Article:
Since the original announcement by the Government part way through last year that access to private pensions was to be made more flexible, things have progressed at a rapid pace.
A new flexible regime for the accessing of pensions with effect from 6 April 2015 is now in place but the practical effects are already with us. Broadly, under the scheme individuals will have a complete choice as to what action to take in regard to accessing personal pension funds. Existing options to take annuities or enter drawdown arrangements are retained but, in addition, an individual is able to withdraw all their pension funds subject to paying tax on any amounts which did not represent a pension commencement lump sum.
Having just returned from the annual meeting with my financial adviser, it has become clear to me both how fundamental but, also, how complicated the options are. The tax side is pretty similar to what went before, namely the possibility of a 25% tax free lump sum and then other withdrawals taxed as pension income.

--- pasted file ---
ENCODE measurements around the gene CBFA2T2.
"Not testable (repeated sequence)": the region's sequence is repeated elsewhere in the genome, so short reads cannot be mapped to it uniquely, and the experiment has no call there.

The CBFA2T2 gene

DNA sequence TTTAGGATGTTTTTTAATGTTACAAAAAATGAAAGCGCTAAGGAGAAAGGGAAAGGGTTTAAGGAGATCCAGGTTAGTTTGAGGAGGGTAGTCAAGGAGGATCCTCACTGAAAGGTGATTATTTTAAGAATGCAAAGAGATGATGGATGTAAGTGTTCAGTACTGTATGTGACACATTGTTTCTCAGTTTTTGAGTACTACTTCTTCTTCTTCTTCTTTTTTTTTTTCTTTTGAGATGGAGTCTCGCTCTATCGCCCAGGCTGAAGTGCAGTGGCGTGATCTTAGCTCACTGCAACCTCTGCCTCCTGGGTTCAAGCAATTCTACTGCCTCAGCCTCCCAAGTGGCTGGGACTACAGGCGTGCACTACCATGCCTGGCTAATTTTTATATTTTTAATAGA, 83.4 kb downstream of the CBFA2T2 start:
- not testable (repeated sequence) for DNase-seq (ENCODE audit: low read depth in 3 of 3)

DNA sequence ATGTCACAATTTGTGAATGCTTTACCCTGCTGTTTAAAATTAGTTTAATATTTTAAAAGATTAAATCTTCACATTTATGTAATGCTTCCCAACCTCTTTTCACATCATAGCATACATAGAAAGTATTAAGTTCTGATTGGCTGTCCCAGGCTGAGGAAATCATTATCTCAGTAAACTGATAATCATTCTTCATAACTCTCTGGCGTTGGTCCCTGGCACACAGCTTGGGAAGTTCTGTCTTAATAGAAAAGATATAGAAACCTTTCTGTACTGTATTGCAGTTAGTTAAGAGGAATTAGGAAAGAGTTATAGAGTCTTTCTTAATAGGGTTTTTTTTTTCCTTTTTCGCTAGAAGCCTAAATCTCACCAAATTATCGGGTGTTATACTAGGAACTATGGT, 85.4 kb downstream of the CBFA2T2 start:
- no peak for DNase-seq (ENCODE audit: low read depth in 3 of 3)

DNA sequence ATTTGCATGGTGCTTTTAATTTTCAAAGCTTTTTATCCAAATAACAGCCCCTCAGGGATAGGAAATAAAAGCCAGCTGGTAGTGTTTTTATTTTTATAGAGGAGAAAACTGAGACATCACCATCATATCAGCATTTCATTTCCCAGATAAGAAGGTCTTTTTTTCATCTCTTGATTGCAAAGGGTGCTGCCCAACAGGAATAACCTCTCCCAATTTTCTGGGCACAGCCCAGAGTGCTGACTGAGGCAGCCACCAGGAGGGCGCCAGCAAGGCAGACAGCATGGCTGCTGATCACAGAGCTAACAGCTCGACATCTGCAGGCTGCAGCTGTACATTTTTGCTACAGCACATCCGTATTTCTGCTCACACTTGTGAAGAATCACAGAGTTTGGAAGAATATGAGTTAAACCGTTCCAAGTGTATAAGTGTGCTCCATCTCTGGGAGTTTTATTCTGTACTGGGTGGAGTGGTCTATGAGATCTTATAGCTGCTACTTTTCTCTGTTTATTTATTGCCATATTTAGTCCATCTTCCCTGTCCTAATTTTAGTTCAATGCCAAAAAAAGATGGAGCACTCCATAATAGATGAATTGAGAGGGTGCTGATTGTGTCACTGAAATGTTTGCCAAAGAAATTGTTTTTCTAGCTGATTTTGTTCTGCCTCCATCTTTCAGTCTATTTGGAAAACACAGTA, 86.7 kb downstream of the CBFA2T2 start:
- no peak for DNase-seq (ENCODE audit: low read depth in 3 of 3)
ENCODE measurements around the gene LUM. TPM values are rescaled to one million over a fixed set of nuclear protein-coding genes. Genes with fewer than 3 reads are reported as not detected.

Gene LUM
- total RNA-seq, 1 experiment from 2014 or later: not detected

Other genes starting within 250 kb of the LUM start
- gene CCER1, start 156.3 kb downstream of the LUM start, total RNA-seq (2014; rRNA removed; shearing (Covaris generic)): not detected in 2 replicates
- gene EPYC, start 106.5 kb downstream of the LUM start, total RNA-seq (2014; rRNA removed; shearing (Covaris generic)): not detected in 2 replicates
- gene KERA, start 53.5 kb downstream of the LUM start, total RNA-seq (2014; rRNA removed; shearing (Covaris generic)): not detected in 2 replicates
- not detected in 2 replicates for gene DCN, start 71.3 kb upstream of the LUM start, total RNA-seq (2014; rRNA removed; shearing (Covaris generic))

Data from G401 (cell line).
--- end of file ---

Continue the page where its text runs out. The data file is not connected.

One thing to note is that, for many clients, once their pension monies are accessed, their annual allowance will be reduced to only £10,000 p.a. with no carry forward available.
In non-tax terms the changes are huge but broadly the changes will:
• allow all of the funds in a money purchase arrangement to be taken as an authorised taxed lump sum, removing the higher unauthorised payment tax charges;
• increase the flexibility of the income drawdown rules by removing the maximum 'cap' on withdrawal and minimum income requirements for all new drawdown funds from 6 April 2015;
• enable those with 'capped' drawdown to convert to a new drawdown fund;
• enable pension schemes to make payments directly from pension savings with 25% taken tax-free (instead of a tax-free lump sum);
• introduce a limited right for scheme trustees and managers to override their scheme's rules to pay flexible pensions from money purchase pension savings;
• remove restrictions on lifetime annuity payments;
• ensure that individuals do not exploit the new system to gain unintended tax advantages by introducing a reduced annual allowance (AA) for money purchase savings where the individual has flexibly accessed their savings; and
• increase the maximum value and scope of trivial commutation lump sum death benefits;
• provide new information requirements to ensure that individuals who have flexibly accessed their pension savings are aware of the tax consequences of doing so;
• reduce certain tax charges that apply to death benefits; and,
• make changes to the rules for UK individuals who receive UK tax relief for contributions to non-UK pension schemes, so that the flexibilities and restrictions to relief will apply equally to them.
The moral of all of this is that many clients advice should seek detailed advice as to the implications for them, probably sooner rather than later.